“Pittsburgh: An Urban Portrait” celebrated the city and gave a sense of Pittsburgh outside of the city, McCloskey said. “His work had broad, broad impact.”
Drew Armstrong knows the book well. The Toronto-born, Friendship-based professor of art and architecture has perused and dog-eared Toker’s book regularly during the COVID-19 pandemic while exploring the city’s neighborhoods.
Armstrong, who’s been teaching at Pitt since 2005, first met Toker when Armstrong was interviewing for the professorial position at the school.
“[Toker] taught the bulk of the architecture courses when he was here — he was a workhorse,” Armstrong said. “And he is so closely identified with Pittsburgh and the built environment, it’s extraordinary. That’s pretty unusual in my experience, that a college professor comes to be that associated with the city where he lives.”
Katheryn Linduff also worked alongside Toker — though for much longer. She estimates she logged almost 40 years at the University of Pittsburgh alongside her trusted colleague. Linduff last week fondly remembered the quiet mornings with Toker at the Frick Fine Arts Building, where the two colleagues would talk about their various projects.
“Franklin Toker of the red suspenders, the red academic regalia, the red fedora, the bicycle, the city tours, the incomparable lecture style, is remembered by his academic colleagues, his students, his community partners, his friends, his synagogue with uncommon affection,” Linduff wrote in a letter delivered to Ellen Toker. “A native of Montreal, he was as true a Pittsburgher as one could ever be — a Pittsburgh landmark, a walking historic plaque, as well as a towering world-class scholar at the University of Pittsburgh.
“Frank could explain and excite everyone about the moment of digging the crypt beneath the Cathedral in Florence, about the back story around Fallingwater and the ethnic base of Pittsburgh’s neighborhoods and buildings, about the significance of human discovery!” Linduff continued. “What was his secret? He was a gifted, dedicated and unrelenting public intellectual who focused his energies on reaching as many people as possible and to imparting the delight of discovery of the nuances of human conduct deep in the past or present.”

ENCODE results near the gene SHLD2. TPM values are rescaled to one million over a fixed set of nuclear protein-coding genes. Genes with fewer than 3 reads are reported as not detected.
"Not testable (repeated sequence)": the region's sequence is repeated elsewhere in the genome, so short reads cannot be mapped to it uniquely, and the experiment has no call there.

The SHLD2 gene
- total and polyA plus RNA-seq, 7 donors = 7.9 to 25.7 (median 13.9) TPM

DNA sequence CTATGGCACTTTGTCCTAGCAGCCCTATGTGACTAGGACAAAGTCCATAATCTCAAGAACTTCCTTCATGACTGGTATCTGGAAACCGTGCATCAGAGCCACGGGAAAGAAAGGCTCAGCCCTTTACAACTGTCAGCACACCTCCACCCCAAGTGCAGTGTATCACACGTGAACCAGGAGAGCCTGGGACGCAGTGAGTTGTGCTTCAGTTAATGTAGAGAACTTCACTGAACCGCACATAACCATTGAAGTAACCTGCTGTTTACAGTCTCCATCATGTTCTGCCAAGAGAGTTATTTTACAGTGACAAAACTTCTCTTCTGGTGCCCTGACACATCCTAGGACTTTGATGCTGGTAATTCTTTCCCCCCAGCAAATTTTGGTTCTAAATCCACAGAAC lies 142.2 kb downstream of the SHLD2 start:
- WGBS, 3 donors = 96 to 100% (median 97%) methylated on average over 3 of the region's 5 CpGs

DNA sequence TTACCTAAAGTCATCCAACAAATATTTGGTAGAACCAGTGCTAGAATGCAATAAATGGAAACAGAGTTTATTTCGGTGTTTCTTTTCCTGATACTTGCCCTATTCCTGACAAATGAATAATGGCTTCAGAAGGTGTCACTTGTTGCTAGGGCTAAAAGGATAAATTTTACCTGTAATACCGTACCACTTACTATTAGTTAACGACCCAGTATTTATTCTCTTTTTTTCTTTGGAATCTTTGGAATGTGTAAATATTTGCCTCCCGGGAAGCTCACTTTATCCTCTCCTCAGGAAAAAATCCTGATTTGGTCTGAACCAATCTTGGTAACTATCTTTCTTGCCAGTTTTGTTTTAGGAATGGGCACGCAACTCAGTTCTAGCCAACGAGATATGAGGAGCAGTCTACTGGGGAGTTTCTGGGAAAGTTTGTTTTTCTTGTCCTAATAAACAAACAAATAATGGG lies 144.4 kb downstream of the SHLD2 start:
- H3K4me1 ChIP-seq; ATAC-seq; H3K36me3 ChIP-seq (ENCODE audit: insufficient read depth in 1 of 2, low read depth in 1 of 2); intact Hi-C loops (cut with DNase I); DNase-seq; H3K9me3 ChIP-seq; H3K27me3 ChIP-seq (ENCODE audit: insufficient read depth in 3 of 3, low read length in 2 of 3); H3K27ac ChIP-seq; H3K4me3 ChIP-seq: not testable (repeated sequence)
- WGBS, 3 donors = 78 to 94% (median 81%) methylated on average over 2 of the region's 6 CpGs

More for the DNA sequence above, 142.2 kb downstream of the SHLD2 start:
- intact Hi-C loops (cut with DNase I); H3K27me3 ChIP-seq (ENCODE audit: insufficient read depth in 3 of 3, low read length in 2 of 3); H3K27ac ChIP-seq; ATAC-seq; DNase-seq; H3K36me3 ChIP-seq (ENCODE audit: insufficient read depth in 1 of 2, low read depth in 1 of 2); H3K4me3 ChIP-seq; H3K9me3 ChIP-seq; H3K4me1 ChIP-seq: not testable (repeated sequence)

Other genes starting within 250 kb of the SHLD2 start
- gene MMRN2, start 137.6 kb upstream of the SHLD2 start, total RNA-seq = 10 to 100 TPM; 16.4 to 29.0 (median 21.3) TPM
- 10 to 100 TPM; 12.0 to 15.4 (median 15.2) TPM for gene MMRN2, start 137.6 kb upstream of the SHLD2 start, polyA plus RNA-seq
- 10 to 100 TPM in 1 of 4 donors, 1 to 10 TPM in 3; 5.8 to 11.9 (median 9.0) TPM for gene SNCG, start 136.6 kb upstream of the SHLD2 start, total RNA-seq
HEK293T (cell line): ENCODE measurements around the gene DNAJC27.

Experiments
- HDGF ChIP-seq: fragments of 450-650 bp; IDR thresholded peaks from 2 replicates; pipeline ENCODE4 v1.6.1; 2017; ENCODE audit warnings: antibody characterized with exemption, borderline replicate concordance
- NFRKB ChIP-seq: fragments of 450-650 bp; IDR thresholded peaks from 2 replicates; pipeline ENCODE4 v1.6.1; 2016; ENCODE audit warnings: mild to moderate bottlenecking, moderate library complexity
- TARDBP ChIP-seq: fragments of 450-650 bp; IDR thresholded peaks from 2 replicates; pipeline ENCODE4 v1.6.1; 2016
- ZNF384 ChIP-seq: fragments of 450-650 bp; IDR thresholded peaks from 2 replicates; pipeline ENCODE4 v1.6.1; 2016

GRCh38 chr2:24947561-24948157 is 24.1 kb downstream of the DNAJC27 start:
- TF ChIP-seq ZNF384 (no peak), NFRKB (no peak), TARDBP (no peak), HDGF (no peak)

Toker’s “clear and deep devotion” to his wife, Ellen, and to his family also left an imprint on his colleagues, said McCloskey, who worked alongside the prolific professor.
“If you knew anything about Frank, that is what you knew,” she said.
Steindel said Toker’s loss will be felt widely in Pittsburgh — and not just in the city’s Jewish community.
“The talent and the amazing brain, the language, insights, sensitivity, his ability to translate it all into lectures and comments — he was a voice of Pittsburgh, as he was a voice of the excavation of the Duomo, as he was the voice of a tour guide in Montreal,” Steindel said. “He was just an amazing, amazing guy. He was sweet and giving, as well as principled and brilliant.”
In 1970, Toker’s “The Church of Notre-Dame in Montréal” won the Alice David Hitchcock Award from the Society of Architectural Historians. He also received the Porter Prize of the College Art Association for his work in “The Art Bulletin.”
“From the Church of Notre Dame in his native Montreal to his ‘Duomo’ excavations next to the Basilica in Florence and everything in between, Frank Toker was a local celebrity and an international superstar in our midst,” Steindel said at Toker’s graveside last week.
“At the end of his magnum opus, Frank wrote as follows: ‘There never was a house like Fallingwater, and there will never be a house like Fallingwater again,’” Steindel said.
“For all who ever heard his distinct voice at the podium with his slides on screen behind him, for all his colleagues who cherished and celebrated their association with him, for friends from so many walks of life, for all who knew him in Montreal, Florence, Western Pennsylvania and around the globe, there will never be a Franklin Toker again.” PJC
Justin Vellucci is a freelance writer living in Pittsburgh.